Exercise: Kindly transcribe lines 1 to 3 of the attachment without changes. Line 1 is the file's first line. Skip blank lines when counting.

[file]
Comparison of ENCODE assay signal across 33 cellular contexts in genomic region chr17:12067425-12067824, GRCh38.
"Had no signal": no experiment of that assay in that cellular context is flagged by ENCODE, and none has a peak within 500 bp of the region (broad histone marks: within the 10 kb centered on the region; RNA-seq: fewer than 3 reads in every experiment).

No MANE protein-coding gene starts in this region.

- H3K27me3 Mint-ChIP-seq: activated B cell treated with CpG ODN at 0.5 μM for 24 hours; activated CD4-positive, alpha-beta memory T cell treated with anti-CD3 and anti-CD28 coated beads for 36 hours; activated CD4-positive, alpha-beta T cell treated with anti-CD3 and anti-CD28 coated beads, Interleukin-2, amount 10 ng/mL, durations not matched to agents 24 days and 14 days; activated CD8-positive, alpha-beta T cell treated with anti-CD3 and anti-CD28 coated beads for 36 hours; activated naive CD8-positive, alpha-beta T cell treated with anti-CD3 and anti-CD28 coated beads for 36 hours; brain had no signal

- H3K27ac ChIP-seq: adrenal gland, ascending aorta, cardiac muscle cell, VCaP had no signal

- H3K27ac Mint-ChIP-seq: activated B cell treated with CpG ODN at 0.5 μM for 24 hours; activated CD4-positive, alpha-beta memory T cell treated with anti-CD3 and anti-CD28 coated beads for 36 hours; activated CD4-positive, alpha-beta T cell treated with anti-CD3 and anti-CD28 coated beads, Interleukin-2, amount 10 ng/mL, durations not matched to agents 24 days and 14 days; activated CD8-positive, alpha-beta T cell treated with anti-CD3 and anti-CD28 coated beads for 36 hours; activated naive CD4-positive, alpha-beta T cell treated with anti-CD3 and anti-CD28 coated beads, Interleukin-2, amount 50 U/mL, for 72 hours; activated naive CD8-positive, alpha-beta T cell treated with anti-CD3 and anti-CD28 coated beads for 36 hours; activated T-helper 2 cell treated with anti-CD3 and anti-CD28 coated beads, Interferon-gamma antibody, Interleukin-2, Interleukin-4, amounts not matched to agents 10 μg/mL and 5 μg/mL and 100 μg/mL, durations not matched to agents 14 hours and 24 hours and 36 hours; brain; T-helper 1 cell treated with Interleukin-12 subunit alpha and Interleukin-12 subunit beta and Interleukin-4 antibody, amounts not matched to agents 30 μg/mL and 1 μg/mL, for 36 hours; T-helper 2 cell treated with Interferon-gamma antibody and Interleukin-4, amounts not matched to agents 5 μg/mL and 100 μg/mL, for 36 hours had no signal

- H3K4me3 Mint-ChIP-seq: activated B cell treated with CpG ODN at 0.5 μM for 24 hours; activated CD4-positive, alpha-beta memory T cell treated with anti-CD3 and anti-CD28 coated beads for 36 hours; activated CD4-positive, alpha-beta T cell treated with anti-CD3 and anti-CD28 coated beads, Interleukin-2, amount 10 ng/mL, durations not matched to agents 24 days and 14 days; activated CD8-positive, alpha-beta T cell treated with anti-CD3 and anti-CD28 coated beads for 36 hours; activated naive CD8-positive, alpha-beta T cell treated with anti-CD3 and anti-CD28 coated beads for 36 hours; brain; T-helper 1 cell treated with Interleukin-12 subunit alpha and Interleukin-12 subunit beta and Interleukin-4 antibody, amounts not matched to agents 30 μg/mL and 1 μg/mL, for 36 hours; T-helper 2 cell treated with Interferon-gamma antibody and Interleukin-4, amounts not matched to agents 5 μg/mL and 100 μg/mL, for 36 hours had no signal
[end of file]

Comparison of ENCODE assay signal across 33 cellular contexts in genomic region chr17:12067425-12067824, GRCh38.
"Had no signal": no experiment of that assay in that cellular context is flagged by ENCODE, and none has a peak within 500 bp of the region (broad histone marks: within the 10 kb centered on the region; RNA-seq: fewer than 3 reads in every experiment).

No MANE protein-coding gene starts in this region.